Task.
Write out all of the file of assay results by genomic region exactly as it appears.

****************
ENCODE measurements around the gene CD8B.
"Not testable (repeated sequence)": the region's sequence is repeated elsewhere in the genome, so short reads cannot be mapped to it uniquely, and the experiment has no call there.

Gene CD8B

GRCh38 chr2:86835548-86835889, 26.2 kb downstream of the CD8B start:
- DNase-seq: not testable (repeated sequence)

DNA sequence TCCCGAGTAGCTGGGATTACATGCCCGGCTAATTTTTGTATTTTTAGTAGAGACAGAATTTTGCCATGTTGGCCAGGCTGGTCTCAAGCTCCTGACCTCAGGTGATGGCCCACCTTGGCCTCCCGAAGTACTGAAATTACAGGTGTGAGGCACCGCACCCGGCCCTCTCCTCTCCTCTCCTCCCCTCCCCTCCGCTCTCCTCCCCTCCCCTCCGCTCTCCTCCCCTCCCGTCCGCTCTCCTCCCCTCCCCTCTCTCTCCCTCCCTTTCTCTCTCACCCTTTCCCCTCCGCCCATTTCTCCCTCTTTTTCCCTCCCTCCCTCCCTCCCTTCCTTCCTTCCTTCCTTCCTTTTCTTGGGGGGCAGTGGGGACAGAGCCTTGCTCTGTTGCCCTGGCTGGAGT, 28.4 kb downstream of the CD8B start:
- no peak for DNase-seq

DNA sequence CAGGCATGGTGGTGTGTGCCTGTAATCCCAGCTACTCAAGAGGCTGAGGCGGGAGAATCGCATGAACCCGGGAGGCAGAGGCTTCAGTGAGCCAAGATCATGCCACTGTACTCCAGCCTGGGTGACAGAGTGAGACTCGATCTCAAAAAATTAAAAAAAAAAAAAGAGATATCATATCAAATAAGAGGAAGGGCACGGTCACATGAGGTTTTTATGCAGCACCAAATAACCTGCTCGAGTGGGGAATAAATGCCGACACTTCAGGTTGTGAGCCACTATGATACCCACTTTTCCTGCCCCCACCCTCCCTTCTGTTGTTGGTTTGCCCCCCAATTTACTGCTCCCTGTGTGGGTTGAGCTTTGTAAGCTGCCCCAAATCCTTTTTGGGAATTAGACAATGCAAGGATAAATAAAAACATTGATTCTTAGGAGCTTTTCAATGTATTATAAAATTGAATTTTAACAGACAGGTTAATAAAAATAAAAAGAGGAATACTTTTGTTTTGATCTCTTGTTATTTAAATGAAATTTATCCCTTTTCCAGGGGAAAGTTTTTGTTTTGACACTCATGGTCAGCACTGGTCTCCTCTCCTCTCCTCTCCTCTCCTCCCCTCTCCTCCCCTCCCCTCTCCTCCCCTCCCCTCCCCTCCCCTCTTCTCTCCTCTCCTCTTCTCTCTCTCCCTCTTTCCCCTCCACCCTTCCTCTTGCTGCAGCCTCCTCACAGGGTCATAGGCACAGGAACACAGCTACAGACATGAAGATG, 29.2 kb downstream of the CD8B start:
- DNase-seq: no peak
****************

ENCODE measurements around the gene CD8B.
"Not testable (repeated sequence)": the region's sequence is repeated elsewhere in the genome, so short reads cannot be mapped to it uniquely, and the experiment has no call there.

Gene CD8B

GRCh38 chr2:86835548-86835889, 26.2 kb downstream of the CD8B start:
- DNase-seq: not testable (repeated sequence)

DNA sequence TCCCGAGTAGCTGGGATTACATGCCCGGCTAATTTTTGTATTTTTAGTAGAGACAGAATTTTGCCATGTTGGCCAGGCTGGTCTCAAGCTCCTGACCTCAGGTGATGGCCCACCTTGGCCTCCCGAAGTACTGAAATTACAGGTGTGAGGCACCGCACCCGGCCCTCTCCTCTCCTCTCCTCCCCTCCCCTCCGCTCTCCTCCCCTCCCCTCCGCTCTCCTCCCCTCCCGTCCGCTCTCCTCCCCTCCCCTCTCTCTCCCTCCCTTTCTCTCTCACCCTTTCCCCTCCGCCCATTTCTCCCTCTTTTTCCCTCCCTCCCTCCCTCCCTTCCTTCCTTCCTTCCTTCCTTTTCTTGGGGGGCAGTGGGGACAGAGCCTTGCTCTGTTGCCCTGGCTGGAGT, 28.4 kb downstream of the CD8B start:
- no peak for DNase-seq

DNA sequence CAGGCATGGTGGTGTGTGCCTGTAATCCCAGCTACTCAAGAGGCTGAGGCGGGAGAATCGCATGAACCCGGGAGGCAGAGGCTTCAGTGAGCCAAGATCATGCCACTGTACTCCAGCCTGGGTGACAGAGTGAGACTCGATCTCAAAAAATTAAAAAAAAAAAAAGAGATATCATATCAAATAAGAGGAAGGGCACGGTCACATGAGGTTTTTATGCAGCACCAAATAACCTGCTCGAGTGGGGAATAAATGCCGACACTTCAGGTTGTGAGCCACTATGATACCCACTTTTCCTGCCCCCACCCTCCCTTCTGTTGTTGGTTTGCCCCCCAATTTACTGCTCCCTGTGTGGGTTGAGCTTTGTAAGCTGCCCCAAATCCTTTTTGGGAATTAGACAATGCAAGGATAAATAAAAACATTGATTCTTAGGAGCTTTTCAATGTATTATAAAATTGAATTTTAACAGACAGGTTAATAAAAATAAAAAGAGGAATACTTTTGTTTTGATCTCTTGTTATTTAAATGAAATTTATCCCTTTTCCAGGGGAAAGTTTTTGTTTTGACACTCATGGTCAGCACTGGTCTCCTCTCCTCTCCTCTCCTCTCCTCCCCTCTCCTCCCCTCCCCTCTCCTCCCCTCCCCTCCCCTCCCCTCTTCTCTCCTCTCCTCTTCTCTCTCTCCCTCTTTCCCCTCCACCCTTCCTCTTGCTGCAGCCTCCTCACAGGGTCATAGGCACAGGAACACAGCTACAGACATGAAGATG, 29.2 kb downstream of the CD8B start:
- DNase-seq: no peak